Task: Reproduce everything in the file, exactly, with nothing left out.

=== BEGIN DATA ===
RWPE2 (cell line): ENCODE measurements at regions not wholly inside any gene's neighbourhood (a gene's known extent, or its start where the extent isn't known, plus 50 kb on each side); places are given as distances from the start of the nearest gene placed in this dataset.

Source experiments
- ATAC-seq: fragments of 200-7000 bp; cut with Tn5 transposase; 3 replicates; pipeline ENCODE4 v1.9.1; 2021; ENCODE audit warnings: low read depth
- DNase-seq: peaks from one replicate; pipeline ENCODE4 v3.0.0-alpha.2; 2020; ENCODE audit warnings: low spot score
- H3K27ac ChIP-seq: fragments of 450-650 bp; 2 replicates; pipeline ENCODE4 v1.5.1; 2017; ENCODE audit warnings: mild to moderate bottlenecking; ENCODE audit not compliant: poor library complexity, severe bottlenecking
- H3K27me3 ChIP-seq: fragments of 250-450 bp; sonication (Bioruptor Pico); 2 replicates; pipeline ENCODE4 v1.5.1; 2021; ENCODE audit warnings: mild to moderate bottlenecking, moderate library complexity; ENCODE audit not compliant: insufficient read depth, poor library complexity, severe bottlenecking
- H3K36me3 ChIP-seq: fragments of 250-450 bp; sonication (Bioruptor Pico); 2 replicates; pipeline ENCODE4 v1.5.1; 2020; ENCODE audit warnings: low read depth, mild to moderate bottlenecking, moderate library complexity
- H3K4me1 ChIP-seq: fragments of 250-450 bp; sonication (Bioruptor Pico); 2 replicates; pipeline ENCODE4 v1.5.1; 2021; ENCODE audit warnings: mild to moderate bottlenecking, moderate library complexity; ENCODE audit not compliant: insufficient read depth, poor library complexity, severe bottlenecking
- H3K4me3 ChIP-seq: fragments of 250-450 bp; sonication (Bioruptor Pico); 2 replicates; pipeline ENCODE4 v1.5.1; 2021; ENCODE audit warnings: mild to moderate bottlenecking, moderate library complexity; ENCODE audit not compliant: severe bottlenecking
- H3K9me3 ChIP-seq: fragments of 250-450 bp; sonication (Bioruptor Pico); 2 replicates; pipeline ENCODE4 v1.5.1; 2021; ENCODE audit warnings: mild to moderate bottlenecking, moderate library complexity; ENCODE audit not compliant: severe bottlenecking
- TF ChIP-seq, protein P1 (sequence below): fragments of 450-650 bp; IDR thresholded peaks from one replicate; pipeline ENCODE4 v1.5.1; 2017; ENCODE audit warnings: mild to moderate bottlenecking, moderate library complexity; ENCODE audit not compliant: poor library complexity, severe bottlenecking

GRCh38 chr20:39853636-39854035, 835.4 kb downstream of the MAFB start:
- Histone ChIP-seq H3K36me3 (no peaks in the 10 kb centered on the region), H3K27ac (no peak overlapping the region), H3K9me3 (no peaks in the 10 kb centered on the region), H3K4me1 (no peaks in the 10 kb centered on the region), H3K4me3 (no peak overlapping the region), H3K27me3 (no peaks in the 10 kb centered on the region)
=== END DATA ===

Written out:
RWPE2 (cell line): ENCODE measurements at regions not wholly inside any gene's neighbourhood (a gene's known extent, or its start where the extent isn't known, plus 50 kb on each side); places are given as distances from the start of the nearest gene placed in this dataset.

Source experiments
- ATAC-seq: fragments of 200-7000 bp; cut with Tn5 transposase; 3 replicates; pipeline ENCODE4 v1.9.1; 2021; ENCODE audit warnings: low read depth
- DNase-seq: peaks from one replicate; pipeline ENCODE4 v3.0.0-alpha.2; 2020; ENCODE audit warnings: low spot score
- H3K27ac ChIP-seq: fragments of 450-650 bp; 2 replicates; pipeline ENCODE4 v1.5.1; 2017; ENCODE audit warnings: mild to moderate bottlenecking; ENCODE audit not compliant: poor library complexity, severe bottlenecking
- H3K27me3 ChIP-seq: fragments of 250-450 bp; sonication (Bioruptor Pico); 2 replicates; pipeline ENCODE4 v1.5.1; 2021; ENCODE audit warnings: mild to moderate bottlenecking, moderate library complexity; ENCODE audit not compliant: insufficient read depth, poor library complexity, severe bottlenecking
- H3K36me3 ChIP-seq: fragments of 250-450 bp; sonication (Bioruptor Pico); 2 replicates; pipeline ENCODE4 v1.5.1; 2020; ENCODE audit warnings: low read depth, mild to moderate bottlenecking, moderate library complexity
- H3K4me1 ChIP-seq: fragments of 250-450 bp; sonication (Bioruptor Pico); 2 replicates; pipeline ENCODE4 v1.5.1; 2021; ENCODE audit warnings: mild to moderate bottlenecking, moderate library complexity; ENCODE audit not compliant: insufficient read depth, poor library complexity, severe bottlenecking
- H3K4me3 ChIP-seq: fragments of 250-450 bp; sonication (Bioruptor Pico); 2 replicates; pipeline ENCODE4 v1.5.1; 2021; ENCODE audit warnings: mild to moderate bottlenecking, moderate library complexity; ENCODE audit not compliant: severe bottlenecking
- H3K9me3 ChIP-seq: fragments of 250-450 bp; sonication (Bioruptor Pico); 2 replicates; pipeline ENCODE4 v1.5.1; 2021; ENCODE audit warnings: mild to moderate bottlenecking, moderate library complexity; ENCODE audit not compliant: severe bottlenecking
- TF ChIP-seq, protein P1 (sequence below): fragments of 450-650 bp; IDR thresholded peaks from one replicate; pipeline ENCODE4 v1.5.1; 2017; ENCODE audit warnings: mild to moderate bottlenecking, moderate library complexity; ENCODE audit not compliant: poor library complexity, severe bottlenecking

GRCh38 chr20:39853636-39854035, 835.4 kb downstream of the MAFB start:
- Histone ChIP-seq H3K36me3 (no peaks in the 10 kb centered on the region), H3K27ac (no peak overlapping the region), H3K9me3 (no peaks in the 10 kb centered on the region), H3K4me1 (no peaks in the 10 kb centered on the region), H3K4me3 (no peak overlapping the region), H3K27me3 (no peaks in the 10 kb centered on the region)